Tag Archives: X3

Winter 2012

On the personal side: This month the weather has been really wet and mild. The weather has been hovering around the -5 to +7 degrees. I recall we only had 2 or 3 days really cold weather (-19s). Additionally, we had a couple of snow days, but since the temperature still goes up during the day, most of the snow has melted and/or changed into ice. It definitely doesn’t make for good photo opportunities.

Continuing on that post I made earlier this month on Elite and X3 (here): I decided to get Evochron Mercenary. From the initial screens,the impression I got is that this game strongly resembles Elite. It looks like fun (you know, that is if you like these free-form games) but you can’t compare it to the X3 series. Evochron seems to focus on the Newtonian flight model: to be honest, the flight model is not all too different from X3. When I find time (time is precious), I’ll take a closer look at EM. Get it or not? Well: it’s not badly priced. If you’re into games with a steep learning curve, you should check it out.

Having spent almost 100 hours on X3:Albion Prelude, I find the game itself sort of boring: this is mostly because there are no real missions in this extension pack. Sadly, X3:AP does not include the X3:TC missions and as far as I can tell only contains one true mission. Egosoft promised to reintroduce the PHQ (Player Headquarters) in a V2 of X3:Albion Prelude, but the emptiness has quite some people upset. Lets hope I can run X Rebirth on my laptop.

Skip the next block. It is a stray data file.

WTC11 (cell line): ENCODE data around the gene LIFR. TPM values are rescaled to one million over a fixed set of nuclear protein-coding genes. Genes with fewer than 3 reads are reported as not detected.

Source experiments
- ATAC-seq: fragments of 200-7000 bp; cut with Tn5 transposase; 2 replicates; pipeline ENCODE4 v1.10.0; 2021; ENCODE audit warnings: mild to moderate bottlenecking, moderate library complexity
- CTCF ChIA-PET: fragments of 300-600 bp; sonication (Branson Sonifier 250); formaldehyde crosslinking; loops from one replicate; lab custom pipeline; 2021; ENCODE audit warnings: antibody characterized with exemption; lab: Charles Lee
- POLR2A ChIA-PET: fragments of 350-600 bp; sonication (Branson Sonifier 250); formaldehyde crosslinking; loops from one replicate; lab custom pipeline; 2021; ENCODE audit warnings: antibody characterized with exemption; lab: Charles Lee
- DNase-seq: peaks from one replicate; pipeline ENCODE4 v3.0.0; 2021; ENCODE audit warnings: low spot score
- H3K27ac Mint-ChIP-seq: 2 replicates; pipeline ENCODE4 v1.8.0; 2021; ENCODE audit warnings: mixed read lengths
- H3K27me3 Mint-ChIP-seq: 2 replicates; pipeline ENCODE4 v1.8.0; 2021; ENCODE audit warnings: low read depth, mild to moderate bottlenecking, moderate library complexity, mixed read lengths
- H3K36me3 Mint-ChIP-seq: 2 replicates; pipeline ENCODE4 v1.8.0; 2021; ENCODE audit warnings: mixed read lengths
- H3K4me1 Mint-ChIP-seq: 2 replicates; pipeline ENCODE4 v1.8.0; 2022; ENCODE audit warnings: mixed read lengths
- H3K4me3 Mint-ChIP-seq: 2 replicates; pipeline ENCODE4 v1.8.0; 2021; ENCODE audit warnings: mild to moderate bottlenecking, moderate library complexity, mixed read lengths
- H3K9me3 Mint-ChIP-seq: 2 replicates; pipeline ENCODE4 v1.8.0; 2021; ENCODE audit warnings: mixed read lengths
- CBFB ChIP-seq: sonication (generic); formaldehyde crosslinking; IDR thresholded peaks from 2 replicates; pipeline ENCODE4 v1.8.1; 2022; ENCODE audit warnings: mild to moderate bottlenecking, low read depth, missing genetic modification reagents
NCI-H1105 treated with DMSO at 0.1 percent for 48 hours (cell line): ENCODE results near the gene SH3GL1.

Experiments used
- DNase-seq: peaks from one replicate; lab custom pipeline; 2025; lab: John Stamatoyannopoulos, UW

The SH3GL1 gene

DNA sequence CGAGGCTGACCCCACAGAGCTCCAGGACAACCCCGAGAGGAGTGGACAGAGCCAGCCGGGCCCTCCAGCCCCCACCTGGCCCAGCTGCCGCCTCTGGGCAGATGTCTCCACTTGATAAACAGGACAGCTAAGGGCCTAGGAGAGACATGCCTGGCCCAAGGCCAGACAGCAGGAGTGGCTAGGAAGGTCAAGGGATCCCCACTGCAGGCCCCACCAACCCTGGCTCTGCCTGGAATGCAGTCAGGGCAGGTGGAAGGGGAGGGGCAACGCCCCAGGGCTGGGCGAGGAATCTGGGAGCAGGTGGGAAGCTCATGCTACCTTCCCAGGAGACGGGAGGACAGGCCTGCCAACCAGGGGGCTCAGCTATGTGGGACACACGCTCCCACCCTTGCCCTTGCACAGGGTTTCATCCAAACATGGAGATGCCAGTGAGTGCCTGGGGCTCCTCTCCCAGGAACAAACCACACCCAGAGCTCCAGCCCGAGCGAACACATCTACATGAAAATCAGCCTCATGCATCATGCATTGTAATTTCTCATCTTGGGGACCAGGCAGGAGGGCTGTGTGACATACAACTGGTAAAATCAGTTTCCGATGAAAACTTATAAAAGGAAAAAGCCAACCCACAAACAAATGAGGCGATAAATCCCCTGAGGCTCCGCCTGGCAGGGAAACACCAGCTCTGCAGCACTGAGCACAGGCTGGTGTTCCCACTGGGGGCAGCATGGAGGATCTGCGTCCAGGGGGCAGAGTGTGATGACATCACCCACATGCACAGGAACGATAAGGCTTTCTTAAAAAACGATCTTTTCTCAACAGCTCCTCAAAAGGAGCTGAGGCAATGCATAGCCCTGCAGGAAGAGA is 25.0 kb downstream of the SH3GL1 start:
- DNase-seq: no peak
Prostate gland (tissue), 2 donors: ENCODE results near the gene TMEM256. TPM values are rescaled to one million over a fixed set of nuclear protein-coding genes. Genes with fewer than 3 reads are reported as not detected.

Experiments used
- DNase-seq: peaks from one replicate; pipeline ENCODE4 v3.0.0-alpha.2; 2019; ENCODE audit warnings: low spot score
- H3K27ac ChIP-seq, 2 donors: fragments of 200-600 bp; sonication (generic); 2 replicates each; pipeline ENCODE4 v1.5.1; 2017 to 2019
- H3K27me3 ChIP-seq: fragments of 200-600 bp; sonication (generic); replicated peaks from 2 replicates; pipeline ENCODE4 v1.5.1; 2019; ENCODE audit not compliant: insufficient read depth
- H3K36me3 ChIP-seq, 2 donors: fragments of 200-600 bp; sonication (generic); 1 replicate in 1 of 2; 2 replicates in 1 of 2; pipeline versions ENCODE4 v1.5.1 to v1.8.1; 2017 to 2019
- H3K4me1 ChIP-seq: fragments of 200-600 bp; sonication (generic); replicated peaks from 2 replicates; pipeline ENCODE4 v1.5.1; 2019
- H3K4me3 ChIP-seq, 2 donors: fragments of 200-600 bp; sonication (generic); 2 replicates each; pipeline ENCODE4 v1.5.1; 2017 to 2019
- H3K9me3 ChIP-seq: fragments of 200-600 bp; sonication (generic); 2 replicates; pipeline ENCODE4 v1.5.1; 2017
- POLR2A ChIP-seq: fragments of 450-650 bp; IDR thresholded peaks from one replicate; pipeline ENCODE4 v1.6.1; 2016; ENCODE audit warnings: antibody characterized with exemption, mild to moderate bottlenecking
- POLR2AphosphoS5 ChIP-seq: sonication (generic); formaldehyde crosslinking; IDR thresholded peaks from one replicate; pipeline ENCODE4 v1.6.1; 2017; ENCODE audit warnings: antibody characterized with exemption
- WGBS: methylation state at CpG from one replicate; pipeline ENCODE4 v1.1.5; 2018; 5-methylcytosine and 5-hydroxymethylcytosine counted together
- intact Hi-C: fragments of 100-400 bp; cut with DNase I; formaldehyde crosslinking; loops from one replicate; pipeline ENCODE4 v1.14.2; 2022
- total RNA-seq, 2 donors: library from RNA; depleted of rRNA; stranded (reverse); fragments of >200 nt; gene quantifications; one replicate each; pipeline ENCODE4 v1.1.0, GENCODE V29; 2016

X3 and Elite

It probably doesn’t surprise anybody that I’ve added “X3: Albion Prelude” (Egosoft) to my collection of playable games. This is supposed to be an expansion to “X3:Terran Conflict” (earlier on xsamplex), but to be honest, it doesn’t feel like that: from what I can tell is that some of the X3:TC features aren’t there. It feels more like a stand-alone game than an expansion, which makes the $9.99 price it sold at initially a very reasonable price. Alright: this is not supposed to be a review of sorts, so,

The reason I bring up X3 is that the joy playing this game stems from the initial skirmishes I had in the MSX version of Elite, like, way back in the late 80s (earlier). At one time I showed someone some X3 gameplay, and I was asked what ‘the point is of travelling for hours without doing anything at all’. Which is true: the game doesn’t have real goals (besides the missions). The only goal in the game is whatever the player wants to make out of it. On your own pace.